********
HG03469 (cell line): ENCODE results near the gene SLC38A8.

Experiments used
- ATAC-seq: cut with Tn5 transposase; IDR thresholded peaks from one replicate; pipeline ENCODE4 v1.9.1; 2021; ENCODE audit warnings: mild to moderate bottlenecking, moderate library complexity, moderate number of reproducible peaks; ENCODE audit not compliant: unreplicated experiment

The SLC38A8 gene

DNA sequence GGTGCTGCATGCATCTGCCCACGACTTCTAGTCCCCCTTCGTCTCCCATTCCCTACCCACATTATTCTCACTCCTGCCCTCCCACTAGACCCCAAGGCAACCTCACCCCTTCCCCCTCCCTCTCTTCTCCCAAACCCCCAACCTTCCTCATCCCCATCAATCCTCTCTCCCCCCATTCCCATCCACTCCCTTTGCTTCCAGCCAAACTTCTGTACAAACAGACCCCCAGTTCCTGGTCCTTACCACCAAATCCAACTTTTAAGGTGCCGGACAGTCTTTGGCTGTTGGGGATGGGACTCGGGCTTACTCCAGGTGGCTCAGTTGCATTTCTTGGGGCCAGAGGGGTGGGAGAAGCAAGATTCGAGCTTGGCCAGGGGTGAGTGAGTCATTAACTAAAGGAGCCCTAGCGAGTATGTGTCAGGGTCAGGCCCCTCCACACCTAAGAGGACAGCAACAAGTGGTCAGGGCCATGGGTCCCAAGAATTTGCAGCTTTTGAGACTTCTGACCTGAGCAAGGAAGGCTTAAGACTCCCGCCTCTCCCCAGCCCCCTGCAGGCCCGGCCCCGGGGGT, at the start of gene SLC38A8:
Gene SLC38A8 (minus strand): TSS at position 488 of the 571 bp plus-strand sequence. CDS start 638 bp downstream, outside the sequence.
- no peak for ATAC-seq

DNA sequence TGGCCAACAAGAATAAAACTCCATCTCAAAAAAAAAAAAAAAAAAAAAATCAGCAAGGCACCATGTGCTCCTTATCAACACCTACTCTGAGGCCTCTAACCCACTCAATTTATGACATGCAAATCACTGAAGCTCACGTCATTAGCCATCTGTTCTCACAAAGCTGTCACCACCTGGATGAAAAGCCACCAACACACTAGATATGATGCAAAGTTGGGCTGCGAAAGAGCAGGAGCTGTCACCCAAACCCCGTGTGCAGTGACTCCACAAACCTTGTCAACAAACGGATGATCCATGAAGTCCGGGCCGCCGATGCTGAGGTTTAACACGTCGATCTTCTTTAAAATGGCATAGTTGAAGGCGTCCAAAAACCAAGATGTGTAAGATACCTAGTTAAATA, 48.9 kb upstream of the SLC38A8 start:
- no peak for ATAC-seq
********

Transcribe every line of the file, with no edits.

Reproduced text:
HG03469 (cell line): ENCODE results near the gene SLC38A8.

Experiments used
- ATAC-seq: cut with Tn5 transposase; IDR thresholded peaks from one replicate; pipeline ENCODE4 v1.9.1; 2021; ENCODE audit warnings: mild to moderate bottlenecking, moderate library complexity, moderate number of reproducible peaks; ENCODE audit not compliant: unreplicated experiment

The SLC38A8 gene

DNA sequence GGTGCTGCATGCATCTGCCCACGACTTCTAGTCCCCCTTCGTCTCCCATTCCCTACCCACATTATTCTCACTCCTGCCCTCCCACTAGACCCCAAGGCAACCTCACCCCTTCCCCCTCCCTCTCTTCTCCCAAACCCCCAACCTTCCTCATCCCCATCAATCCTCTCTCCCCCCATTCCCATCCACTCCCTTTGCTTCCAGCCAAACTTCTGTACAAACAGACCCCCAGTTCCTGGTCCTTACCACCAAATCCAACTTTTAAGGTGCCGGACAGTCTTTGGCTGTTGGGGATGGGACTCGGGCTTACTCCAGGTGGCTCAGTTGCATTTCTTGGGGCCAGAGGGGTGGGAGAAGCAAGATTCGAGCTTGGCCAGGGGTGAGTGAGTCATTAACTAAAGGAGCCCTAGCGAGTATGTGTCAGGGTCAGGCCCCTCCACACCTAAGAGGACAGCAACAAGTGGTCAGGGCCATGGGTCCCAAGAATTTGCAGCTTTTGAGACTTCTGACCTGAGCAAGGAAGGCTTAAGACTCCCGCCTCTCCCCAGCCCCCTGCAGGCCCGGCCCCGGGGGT, at the start of gene SLC38A8:
Gene SLC38A8 (minus strand): TSS at position 488 of the 571 bp plus-strand sequence. CDS start 638 bp downstream, outside the sequence.
- no peak for ATAC-seq

DNA sequence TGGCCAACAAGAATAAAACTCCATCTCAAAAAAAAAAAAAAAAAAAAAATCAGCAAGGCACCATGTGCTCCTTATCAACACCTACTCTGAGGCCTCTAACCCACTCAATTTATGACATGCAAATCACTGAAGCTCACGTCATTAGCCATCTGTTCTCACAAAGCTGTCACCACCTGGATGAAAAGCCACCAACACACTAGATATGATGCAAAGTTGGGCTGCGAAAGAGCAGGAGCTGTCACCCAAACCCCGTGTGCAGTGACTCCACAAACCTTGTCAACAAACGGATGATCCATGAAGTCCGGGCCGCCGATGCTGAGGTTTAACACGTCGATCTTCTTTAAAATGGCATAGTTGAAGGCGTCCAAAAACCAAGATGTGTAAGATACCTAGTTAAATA, 48.9 kb upstream of the SLC38A8 start:
- no peak for ATAC-seq